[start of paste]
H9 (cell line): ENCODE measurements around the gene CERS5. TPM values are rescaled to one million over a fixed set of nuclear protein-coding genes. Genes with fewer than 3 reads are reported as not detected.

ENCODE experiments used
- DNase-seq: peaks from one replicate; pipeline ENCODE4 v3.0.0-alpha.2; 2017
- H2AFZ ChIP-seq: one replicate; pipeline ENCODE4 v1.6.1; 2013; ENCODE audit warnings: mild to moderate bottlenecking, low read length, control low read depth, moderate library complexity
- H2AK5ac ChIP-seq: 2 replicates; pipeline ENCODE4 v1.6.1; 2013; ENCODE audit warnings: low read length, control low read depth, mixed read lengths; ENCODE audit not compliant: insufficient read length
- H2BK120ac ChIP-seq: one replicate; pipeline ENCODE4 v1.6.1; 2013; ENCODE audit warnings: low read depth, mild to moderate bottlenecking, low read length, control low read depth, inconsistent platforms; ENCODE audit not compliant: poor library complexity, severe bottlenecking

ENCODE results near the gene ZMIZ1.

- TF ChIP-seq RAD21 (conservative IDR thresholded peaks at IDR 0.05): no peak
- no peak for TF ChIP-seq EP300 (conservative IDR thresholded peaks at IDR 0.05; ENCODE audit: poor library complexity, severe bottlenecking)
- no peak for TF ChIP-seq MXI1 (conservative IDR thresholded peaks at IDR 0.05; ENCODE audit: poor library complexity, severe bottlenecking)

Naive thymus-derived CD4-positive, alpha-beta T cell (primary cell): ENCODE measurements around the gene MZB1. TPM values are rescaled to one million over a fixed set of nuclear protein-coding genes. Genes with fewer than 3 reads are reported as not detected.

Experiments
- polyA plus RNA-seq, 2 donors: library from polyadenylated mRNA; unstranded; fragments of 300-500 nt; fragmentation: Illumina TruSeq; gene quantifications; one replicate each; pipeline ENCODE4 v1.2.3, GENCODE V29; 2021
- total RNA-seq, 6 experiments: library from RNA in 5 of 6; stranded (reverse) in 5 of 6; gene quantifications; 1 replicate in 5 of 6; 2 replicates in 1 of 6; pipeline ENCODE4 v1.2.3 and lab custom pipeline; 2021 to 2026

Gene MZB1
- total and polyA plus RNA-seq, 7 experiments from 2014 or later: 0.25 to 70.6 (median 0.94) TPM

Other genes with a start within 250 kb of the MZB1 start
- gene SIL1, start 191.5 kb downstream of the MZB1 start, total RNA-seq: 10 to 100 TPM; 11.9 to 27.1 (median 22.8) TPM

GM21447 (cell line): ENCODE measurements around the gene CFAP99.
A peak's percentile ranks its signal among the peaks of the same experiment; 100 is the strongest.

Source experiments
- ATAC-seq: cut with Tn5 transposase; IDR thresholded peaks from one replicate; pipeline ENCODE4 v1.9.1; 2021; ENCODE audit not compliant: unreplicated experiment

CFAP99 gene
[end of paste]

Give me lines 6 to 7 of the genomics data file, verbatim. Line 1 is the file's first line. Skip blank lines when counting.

- H2BK120ac ChIP-seq: one replicate; pipeline ENCODE4 v1.6.1; 2013; ENCODE audit warnings: low read depth, mild to moderate bottlenecking, low read length, control low read depth, inconsistent platforms; ENCODE audit not compliant: poor library complexity, severe bottlenecking

ENCODE results near the gene ZMIZ1.